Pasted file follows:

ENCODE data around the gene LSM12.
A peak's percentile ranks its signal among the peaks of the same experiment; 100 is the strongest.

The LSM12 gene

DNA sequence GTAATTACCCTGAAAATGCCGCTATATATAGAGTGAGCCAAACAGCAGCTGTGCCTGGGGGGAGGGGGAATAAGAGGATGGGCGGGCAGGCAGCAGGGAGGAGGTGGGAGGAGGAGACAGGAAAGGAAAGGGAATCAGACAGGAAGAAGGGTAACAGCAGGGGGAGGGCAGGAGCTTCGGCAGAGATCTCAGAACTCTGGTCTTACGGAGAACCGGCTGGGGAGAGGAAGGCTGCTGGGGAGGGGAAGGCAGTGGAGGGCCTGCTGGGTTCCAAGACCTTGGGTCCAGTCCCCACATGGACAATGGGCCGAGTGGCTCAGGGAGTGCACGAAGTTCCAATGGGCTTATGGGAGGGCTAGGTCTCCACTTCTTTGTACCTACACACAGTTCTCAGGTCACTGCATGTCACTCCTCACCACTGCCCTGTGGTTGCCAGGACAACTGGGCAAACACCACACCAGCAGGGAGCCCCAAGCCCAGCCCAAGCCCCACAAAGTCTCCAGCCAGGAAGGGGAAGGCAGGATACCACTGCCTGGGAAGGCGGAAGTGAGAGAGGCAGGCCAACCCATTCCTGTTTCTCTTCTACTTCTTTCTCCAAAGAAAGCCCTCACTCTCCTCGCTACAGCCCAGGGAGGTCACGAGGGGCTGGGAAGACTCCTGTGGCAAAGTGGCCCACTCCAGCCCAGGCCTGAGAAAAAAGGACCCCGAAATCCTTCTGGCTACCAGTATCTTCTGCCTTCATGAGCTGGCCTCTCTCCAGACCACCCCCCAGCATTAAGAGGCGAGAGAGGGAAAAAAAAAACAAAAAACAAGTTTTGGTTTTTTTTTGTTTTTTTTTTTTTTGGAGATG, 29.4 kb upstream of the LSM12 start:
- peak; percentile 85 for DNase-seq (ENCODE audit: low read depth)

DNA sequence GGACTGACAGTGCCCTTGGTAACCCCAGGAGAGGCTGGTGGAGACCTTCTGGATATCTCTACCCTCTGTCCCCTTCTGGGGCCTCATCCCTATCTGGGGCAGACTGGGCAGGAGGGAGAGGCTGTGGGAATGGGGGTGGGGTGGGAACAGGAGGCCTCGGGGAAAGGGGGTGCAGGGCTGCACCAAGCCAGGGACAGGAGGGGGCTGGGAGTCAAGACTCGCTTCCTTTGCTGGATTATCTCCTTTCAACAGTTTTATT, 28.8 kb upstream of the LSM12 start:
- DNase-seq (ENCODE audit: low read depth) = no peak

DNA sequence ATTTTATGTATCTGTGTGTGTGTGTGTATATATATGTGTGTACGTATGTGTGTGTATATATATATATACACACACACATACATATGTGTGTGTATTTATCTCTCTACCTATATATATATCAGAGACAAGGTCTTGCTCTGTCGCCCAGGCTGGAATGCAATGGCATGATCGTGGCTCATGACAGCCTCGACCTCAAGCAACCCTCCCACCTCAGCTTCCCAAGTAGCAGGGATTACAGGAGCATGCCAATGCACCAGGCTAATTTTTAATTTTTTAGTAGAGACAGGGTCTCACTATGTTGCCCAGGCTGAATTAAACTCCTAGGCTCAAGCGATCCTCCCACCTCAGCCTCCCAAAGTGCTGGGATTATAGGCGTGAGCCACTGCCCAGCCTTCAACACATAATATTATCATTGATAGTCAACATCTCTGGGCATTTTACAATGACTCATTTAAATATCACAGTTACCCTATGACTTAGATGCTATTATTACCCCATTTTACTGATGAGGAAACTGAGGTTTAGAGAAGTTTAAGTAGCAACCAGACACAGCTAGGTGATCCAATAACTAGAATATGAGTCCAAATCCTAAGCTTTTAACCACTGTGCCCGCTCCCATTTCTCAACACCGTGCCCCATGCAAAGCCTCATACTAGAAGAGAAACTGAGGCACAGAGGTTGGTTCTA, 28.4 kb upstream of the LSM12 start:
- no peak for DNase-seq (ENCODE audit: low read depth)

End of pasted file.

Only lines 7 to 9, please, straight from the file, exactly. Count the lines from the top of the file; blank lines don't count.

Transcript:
- DNase-seq (ENCODE audit: low read depth) = no peak

DNA sequence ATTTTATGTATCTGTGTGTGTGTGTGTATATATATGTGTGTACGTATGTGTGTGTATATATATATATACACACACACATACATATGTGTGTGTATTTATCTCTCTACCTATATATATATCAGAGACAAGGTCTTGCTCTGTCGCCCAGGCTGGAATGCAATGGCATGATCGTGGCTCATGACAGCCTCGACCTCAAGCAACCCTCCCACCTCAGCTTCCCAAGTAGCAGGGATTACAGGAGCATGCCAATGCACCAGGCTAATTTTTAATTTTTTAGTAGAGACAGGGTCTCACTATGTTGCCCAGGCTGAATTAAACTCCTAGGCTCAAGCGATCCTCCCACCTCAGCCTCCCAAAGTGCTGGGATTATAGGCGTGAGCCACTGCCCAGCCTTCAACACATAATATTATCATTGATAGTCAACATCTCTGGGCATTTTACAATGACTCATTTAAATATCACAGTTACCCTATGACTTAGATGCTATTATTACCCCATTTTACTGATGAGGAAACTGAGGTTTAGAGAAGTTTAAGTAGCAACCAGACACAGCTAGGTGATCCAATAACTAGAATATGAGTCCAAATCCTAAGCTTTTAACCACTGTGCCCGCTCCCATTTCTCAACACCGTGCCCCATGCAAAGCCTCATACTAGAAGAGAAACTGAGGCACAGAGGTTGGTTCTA, 28.4 kb upstream of the LSM12 start:
- no peak for DNase-seq (ENCODE audit: low read depth)